Wednesday, May 10, 2006

Bristol and the Pear Trees

I found this in the Bristol Herald Courier . . . it is just the kind of thing that fires me up.

Bristol residents want a say about the future of the pear trees that line State Street.

The trees put on a colorful display in the spring and the fall that many residents and visitors find charming. Others consider the trees a nuisance. The matter is far from settled.

Believe in Bristol, the downtown advocacy group that oversees the cities’ new Main Street program, appointed a committee to study the trees last week. This committee’s recommendation could carry much weight with the elected leadership of Bristol Virginia and Bristol Tennessee, which will make the ultimate tree-chopping or tree-saving decision. For that reason, the committee should do its work in public.

Another point in favor of an open, transparent process: The trees belong to everyone in the city, not just downtown property owners. They were planted in 1982 by the cities as part of a downtown beautification project – no doubt using public funds. And, if they are removed and replaced with a smaller species of tree, city taxpayers would pick up the tab.

City residents want a voice in the tree debate, but so far there has been no official channel for comments. Instead, the trees’ supporters and detractors have written impassioned letters to the editor, posted comments to an on-line discussion at our Web site and stopped city officials on the street to give them a piece of their mind (possibly accompanied by a bit of fist-shaking and anger). All of this informal communication is great, but it is no substitute for giving average city residents a voice in the official process – whether that discussion takes place under the umbrella of Believe in Bristol or at City Council work sessions.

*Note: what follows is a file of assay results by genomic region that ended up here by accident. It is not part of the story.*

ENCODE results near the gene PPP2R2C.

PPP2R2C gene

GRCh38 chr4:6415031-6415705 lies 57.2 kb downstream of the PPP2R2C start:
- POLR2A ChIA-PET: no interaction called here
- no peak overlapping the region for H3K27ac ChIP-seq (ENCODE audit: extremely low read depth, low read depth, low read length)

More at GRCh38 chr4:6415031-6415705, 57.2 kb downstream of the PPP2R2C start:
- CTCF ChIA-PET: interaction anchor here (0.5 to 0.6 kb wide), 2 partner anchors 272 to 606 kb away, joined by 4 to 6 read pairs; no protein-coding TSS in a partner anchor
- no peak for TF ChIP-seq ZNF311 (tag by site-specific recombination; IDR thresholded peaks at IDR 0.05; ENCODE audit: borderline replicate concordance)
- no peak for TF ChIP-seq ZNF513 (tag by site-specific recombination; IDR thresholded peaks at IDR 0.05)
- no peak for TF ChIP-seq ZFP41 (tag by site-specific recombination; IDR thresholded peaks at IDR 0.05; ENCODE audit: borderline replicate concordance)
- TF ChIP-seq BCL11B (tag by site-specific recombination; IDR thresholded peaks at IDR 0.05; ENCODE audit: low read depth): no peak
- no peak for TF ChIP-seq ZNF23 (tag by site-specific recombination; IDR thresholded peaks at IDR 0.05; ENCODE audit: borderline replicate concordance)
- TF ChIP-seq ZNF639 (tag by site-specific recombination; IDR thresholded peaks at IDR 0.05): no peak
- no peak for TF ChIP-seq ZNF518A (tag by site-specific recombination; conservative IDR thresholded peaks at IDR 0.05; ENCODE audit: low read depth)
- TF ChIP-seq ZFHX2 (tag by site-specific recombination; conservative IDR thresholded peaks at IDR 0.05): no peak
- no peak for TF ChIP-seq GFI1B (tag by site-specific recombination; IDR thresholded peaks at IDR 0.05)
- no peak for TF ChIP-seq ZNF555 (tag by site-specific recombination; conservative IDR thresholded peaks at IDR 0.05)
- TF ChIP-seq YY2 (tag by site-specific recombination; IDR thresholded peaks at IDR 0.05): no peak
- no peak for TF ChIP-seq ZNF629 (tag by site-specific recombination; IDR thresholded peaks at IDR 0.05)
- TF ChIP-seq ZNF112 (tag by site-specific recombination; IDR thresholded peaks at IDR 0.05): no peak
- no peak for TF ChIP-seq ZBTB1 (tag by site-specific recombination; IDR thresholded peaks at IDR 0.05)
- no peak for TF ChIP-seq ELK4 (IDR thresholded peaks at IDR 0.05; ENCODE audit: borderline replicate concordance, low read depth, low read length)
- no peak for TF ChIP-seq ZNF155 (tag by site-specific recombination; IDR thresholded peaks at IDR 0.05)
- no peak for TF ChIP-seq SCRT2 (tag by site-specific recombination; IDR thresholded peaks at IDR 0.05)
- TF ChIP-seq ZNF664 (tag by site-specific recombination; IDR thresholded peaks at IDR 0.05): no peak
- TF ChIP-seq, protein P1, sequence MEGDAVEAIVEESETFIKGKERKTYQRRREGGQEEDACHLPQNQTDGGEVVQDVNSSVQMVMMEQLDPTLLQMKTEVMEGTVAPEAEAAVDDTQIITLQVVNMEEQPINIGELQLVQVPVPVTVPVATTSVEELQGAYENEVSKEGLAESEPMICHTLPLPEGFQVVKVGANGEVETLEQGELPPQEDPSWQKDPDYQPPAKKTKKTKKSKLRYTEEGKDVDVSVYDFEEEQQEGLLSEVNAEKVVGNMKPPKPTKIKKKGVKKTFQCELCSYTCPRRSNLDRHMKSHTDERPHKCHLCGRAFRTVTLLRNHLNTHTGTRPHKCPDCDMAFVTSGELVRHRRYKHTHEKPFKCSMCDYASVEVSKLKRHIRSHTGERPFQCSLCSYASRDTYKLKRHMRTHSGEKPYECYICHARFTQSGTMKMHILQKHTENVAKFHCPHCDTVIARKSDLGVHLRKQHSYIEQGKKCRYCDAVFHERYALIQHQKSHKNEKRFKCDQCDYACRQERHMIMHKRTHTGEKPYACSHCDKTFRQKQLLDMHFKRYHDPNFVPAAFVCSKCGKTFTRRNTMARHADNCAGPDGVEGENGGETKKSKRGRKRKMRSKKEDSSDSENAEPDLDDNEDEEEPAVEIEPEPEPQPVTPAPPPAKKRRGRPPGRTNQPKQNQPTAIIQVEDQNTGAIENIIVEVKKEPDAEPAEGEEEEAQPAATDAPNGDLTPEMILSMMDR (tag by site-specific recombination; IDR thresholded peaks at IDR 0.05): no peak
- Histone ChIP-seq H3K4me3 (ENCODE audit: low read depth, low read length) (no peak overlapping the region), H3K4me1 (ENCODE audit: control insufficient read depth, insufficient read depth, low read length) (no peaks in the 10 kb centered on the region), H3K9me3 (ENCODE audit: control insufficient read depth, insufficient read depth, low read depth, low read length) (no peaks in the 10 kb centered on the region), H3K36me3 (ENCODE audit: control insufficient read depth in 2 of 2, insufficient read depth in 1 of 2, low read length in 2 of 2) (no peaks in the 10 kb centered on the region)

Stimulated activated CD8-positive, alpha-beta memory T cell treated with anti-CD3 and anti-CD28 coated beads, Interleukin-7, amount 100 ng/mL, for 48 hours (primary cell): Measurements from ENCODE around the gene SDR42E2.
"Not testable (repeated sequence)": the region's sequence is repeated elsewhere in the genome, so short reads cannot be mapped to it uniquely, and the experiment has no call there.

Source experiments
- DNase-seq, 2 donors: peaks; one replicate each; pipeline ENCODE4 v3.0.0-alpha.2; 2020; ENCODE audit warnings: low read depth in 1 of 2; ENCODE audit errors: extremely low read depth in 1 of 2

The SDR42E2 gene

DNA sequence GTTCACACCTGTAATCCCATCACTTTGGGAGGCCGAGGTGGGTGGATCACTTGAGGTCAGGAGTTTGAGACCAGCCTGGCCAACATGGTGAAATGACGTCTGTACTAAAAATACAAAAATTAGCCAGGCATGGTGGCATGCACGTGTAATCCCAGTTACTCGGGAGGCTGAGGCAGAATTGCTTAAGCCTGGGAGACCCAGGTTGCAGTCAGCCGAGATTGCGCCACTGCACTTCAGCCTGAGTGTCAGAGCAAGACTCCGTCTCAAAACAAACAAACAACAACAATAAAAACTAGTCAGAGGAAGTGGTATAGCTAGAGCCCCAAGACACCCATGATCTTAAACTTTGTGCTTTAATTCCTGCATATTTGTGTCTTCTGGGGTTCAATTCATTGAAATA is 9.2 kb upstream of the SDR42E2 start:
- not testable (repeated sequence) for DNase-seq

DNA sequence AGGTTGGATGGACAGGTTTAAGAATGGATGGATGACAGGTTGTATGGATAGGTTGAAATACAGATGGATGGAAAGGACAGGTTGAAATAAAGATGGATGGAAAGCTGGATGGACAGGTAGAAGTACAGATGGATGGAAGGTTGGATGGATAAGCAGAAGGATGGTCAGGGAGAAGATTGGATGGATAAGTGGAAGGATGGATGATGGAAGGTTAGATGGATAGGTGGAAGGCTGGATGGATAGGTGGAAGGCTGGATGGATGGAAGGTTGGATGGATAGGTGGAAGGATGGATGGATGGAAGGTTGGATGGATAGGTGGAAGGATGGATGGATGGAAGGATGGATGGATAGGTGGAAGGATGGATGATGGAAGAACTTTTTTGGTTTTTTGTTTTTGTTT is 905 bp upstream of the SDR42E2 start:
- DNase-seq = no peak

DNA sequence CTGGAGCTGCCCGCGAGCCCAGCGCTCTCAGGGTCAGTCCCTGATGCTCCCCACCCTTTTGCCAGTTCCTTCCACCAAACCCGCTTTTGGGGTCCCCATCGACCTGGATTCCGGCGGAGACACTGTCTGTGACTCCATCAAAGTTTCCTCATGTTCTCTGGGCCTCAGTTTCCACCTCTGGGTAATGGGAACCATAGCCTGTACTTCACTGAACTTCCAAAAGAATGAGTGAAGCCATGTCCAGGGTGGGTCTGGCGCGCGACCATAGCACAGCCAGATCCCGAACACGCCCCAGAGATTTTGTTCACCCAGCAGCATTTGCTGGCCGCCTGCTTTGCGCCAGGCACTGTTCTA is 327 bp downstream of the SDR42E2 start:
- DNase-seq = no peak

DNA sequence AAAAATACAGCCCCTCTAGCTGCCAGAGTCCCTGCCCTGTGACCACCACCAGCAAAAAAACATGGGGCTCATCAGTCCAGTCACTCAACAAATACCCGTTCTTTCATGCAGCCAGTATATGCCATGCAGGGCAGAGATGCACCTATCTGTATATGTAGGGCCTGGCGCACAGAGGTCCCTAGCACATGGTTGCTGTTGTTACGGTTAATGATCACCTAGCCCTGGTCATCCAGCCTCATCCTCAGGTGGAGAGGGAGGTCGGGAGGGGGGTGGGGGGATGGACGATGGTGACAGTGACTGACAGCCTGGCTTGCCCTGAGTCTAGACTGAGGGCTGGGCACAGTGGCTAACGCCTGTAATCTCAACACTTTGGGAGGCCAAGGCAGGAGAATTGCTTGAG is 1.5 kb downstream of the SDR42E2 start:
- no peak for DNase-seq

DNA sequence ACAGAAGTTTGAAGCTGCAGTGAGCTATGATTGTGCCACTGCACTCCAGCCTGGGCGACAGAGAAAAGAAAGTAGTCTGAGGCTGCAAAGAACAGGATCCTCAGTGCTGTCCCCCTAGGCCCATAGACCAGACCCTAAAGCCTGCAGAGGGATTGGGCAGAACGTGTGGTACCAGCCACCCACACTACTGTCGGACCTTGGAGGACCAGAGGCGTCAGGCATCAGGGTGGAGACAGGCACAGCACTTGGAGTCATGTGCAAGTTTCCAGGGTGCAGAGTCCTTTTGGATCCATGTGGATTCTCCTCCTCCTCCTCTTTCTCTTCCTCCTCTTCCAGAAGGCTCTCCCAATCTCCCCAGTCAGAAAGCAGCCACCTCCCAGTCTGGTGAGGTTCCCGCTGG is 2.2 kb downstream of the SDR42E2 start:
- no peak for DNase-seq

The cities’ elected leaders seem to understand the need for a public process, at least to a degree. Of course, they will hold the requisite public comment period after a plan has been drafted and is up for debate. The law requires this.

But if city officials (and by extension, Believe in Bristol and the downtown property owners) want the public’s support, the process should be open from the beginning. Hear what city residents have to say about the trees. Listen to their reasons for saving them. The trees’ beauty enhances downtown. A decision to remove them shouldn’t be made lightly; nor should it be made simply because some downtown property owners dislike the trees.

Period street lights and decorative trash cans are fine, but they don’t contribute much to the downtown aesthetics. The trees are gorgeous in spring and fall; they provide welcome shade in the summer and add to the festive feel when they are lit up in the winter. Some have pointed out that the sparkly lights don’t all work, but that can be fixed.

Opponents of the trees say they are too large and messy or that they are weak and prone to break. These might be valid points. However, if the discussion of these points takes place behind closed doors, residents have every right to be concerned that certain groups’ views will be given more weight than others; that the process was not truly democratic.